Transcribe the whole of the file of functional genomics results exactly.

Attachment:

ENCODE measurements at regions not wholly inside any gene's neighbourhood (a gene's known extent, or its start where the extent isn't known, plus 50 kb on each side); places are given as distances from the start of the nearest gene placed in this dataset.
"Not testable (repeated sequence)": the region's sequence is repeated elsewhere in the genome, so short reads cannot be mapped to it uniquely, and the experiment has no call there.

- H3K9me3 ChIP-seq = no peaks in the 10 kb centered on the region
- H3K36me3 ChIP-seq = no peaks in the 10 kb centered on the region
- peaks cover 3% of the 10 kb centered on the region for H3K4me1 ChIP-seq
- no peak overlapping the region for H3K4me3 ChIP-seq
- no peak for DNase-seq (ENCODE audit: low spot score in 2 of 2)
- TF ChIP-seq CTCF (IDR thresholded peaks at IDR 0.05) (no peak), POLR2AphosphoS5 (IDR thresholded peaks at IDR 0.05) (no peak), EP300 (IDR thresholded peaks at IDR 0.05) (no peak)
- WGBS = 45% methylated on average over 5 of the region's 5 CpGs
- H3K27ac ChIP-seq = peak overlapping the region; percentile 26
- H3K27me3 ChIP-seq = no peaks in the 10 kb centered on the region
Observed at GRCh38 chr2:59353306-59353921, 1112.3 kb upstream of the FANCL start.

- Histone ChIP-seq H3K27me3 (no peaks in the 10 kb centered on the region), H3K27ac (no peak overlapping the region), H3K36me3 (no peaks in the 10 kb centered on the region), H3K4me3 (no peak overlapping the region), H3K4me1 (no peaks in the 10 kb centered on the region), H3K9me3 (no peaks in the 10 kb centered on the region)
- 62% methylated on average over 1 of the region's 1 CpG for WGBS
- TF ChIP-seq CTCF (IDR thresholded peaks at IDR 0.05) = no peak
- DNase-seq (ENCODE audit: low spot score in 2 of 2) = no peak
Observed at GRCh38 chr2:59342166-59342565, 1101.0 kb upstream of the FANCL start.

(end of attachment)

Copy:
ENCODE measurements at regions not wholly inside any gene's neighbourhood (a gene's known extent, or its start where the extent isn't known, plus 50 kb on each side); places are given as distances from the start of the nearest gene placed in this dataset.
"Not testable (repeated sequence)": the region's sequence is repeated elsewhere in the genome, so short reads cannot be mapped to it uniquely, and the experiment has no call there.

- H3K9me3 ChIP-seq = no peaks in the 10 kb centered on the region
- H3K36me3 ChIP-seq = no peaks in the 10 kb centered on the region
- peaks cover 3% of the 10 kb centered on the region for H3K4me1 ChIP-seq
- no peak overlapping the region for H3K4me3 ChIP-seq
- no peak for DNase-seq (ENCODE audit: low spot score in 2 of 2)
- TF ChIP-seq CTCF (IDR thresholded peaks at IDR 0.05) (no peak), POLR2AphosphoS5 (IDR thresholded peaks at IDR 0.05) (no peak), EP300 (IDR thresholded peaks at IDR 0.05) (no peak)
- WGBS = 45% methylated on average over 5 of the region's 5 CpGs
- H3K27ac ChIP-seq = peak overlapping the region; percentile 26
- H3K27me3 ChIP-seq = no peaks in the 10 kb centered on the region
Observed at GRCh38 chr2:59353306-59353921, 1112.3 kb upstream of the FANCL start.

- Histone ChIP-seq H3K27me3 (no peaks in the 10 kb centered on the region), H3K27ac (no peak overlapping the region), H3K36me3 (no peaks in the 10 kb centered on the region), H3K4me3 (no peak overlapping the region), H3K4me1 (no peaks in the 10 kb centered on the region), H3K9me3 (no peaks in the 10 kb centered on the region)
- 62% methylated on average over 1 of the region's 1 CpG for WGBS
- TF ChIP-seq CTCF (IDR thresholded peaks at IDR 0.05) = no peak
- DNase-seq (ENCODE audit: low spot score in 2 of 2) = no peak
Observed at GRCh38 chr2:59342166-59342565, 1101.0 kb upstream of the FANCL start.